Investors are often aggravated by the restatement process, which can seem to drag on forever when you want to evaluate a company based on complete facts. Hats off to Huron: knowing these parameters won't make investors welcome restatements, but at least they've provided some realistic, quantitative descriptions of the process that makes it easier to bear.

Yesterday, Dell released its long-simmering fiscal year 2007 10-K , including restated information for prior years. The table below, culled from the 10-K, summarizes the adjustments made by category.


                                      February 3,     January 28,     January 30,     January 31,       2006     2005     2004     2003       (in millions)     Beginning retained earnings as reported

  $ 9,174     $ 6,131     $ 3,486     $ 1,364   Revenue Recognition:


    (21 )     (9 )     (7 )     (2 ) Other

    (216 )     (217 )     (102 )     (64 )                                   Revenue Recognition

    (237 )     (226 )     (109 )     (66 )                                   Warranty Liabilities

    202       223       129       31   Restructuring Reserves

    (18 )     (18 )     (14 )     80   Other

    (45 )     (35 )     (49 )     32   (Provision) benefit for income taxes

    21       4       11       (18 )                                   Cumulative adjustments to beginning R.E.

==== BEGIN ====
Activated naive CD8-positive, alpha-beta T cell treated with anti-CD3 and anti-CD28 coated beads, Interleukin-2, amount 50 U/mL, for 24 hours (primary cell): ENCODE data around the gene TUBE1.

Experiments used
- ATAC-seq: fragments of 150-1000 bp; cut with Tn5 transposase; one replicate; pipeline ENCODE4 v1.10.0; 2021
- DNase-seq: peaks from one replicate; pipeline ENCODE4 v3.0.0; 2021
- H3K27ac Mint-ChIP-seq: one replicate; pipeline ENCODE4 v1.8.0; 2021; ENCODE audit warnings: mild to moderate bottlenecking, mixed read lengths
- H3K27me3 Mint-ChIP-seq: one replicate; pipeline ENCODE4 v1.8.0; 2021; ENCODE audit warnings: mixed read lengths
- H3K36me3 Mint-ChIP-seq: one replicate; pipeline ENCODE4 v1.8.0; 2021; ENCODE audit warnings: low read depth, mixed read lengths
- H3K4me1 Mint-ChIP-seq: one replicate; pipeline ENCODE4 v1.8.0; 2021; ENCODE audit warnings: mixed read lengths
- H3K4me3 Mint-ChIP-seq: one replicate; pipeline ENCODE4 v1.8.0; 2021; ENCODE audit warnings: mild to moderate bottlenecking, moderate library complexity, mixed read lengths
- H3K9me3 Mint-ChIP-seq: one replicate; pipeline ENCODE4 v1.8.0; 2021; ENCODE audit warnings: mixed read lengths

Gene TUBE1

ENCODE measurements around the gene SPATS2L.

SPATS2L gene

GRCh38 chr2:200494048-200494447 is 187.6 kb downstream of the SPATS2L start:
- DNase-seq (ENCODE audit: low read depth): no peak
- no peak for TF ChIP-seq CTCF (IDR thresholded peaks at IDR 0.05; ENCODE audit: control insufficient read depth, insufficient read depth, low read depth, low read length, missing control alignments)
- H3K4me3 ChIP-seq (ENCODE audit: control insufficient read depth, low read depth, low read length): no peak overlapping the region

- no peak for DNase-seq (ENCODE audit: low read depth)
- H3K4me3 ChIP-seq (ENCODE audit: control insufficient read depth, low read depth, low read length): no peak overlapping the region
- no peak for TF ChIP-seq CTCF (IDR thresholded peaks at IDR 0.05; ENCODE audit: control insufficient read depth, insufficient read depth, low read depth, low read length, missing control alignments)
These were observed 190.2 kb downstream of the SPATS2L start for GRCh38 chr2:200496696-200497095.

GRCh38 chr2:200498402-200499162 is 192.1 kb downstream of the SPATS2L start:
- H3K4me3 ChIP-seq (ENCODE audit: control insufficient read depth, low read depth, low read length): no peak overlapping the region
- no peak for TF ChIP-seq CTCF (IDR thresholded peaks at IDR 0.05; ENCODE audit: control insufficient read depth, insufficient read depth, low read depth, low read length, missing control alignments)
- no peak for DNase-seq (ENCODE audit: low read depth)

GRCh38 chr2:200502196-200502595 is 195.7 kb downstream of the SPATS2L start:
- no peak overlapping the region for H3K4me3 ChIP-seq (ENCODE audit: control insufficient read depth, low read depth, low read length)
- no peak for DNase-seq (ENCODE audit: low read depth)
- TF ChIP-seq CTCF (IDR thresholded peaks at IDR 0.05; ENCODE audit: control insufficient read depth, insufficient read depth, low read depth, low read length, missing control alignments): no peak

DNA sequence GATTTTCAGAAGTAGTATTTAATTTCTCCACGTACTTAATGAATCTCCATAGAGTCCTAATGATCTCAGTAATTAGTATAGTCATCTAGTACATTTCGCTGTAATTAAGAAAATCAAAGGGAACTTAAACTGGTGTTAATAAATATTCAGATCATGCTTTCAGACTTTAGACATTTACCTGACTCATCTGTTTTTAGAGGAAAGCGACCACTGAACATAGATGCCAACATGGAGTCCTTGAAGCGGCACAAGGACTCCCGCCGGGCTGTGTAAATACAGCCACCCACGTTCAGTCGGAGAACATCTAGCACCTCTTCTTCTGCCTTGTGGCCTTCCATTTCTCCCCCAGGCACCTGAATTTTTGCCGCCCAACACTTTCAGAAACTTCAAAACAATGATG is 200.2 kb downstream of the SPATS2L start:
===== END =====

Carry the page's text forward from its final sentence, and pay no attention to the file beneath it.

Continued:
(77 )     (52 )    ...

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Next week, I'll be part of the New York Society of Security Analysts "14th Annual Financial Reporting Conference" to be held in their offices located at  1177 Avenue of the Americas, 2nd Floor.

It should be a good gig. On the agenda: Complexity. Fair value reporting. Performance reporting. What's going on with the FASB, as told by Chairman Bob Herz. What's going on at the PCAOB, as told by board member Charlie Niemeier.

And I'll be on hand to blather about the international reporting issues raised by the SEC in their recent proposals on International Financial Reporting Standards, along with PwC's Marie Kling.

Come out for the day, if you can make it. Hey, it'll be Thursday - the next best thing to Friday. You owe it to yourself to get the facts on these issues, don't you? I hope I see you there.